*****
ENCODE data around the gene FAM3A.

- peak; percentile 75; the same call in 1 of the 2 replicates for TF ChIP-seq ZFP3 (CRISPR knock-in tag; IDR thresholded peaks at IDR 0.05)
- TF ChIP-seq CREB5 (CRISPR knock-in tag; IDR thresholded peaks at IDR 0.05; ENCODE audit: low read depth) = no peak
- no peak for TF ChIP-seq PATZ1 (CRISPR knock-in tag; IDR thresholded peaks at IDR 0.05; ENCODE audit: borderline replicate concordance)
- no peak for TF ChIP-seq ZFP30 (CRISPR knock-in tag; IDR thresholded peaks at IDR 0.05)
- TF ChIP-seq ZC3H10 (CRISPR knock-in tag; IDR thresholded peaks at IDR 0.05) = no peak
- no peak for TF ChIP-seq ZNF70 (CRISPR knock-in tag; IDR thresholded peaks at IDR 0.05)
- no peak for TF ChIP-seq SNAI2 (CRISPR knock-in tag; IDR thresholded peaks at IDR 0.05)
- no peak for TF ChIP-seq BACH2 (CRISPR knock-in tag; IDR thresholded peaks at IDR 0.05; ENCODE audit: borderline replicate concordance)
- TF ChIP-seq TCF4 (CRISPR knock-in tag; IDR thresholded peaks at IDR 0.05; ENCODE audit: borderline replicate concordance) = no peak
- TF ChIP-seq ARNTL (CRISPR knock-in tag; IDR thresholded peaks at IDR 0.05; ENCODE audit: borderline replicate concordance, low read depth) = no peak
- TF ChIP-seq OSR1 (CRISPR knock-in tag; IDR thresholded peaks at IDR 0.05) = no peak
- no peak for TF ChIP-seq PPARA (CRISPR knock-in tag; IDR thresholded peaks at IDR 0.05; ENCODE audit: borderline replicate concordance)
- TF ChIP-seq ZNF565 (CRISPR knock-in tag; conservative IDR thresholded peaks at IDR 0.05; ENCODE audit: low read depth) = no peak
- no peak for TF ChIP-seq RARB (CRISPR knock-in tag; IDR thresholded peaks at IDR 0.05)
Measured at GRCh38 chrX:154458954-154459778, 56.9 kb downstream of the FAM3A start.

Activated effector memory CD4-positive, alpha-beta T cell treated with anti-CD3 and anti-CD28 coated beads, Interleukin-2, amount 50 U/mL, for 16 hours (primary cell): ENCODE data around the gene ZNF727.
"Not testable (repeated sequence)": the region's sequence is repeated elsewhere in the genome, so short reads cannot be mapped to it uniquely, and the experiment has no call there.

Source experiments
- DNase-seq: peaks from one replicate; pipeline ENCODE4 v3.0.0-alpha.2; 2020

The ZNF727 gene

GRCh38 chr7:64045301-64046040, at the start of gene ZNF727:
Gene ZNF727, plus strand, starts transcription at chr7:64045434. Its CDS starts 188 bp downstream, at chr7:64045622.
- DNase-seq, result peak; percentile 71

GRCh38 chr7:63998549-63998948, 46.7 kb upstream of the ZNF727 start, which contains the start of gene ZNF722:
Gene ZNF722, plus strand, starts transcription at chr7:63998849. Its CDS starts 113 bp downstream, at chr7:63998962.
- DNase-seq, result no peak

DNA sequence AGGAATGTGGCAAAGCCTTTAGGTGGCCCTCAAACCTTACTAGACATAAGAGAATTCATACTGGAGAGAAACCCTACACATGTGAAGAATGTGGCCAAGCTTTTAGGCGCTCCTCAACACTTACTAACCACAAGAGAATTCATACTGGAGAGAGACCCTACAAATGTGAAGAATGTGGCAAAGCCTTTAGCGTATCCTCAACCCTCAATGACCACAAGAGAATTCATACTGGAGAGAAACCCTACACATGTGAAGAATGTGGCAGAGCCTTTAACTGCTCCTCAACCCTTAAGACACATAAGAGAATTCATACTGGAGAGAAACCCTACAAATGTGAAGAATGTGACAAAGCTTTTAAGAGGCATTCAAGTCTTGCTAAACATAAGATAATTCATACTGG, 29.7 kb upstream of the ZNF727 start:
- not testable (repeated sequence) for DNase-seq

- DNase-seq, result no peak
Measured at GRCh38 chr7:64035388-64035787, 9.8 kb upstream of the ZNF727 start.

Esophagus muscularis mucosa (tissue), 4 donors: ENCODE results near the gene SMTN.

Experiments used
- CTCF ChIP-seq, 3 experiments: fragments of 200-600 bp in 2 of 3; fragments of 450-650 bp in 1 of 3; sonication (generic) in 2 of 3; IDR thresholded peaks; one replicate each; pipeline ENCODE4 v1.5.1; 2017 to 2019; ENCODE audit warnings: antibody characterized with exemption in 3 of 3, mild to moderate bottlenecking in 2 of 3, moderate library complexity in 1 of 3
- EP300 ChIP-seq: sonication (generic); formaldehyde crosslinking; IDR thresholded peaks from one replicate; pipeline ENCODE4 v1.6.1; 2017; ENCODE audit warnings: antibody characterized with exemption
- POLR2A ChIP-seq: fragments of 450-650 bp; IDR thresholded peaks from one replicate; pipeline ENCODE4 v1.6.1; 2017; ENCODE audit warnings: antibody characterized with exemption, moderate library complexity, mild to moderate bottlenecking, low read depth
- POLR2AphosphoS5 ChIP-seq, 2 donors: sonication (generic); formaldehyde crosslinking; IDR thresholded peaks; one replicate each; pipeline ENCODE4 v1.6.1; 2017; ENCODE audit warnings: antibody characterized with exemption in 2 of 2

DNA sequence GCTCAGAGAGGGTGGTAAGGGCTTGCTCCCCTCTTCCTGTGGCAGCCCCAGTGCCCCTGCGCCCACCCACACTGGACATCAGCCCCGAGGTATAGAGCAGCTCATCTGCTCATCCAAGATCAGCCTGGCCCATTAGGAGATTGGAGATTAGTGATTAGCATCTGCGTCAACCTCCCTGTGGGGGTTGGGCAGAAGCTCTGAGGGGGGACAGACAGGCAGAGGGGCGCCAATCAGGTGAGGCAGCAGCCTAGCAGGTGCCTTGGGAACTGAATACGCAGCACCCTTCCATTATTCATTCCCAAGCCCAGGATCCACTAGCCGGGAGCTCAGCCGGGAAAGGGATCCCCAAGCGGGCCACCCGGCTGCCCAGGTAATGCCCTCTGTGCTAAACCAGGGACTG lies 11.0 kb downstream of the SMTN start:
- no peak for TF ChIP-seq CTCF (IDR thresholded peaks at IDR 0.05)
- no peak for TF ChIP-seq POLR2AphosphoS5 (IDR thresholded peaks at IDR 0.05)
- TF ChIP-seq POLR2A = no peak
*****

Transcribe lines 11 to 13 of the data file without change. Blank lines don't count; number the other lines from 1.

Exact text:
- TF ChIP-seq ARNTL (CRISPR knock-in tag; IDR thresholded peaks at IDR 0.05; ENCODE audit: borderline replicate concordance, low read depth) = no peak
- TF ChIP-seq OSR1 (CRISPR knock-in tag; IDR thresholded peaks at IDR 0.05) = no peak
- no peak for TF ChIP-seq PPARA (CRISPR knock-in tag; IDR thresholded peaks at IDR 0.05; ENCODE audit: borderline replicate concordance)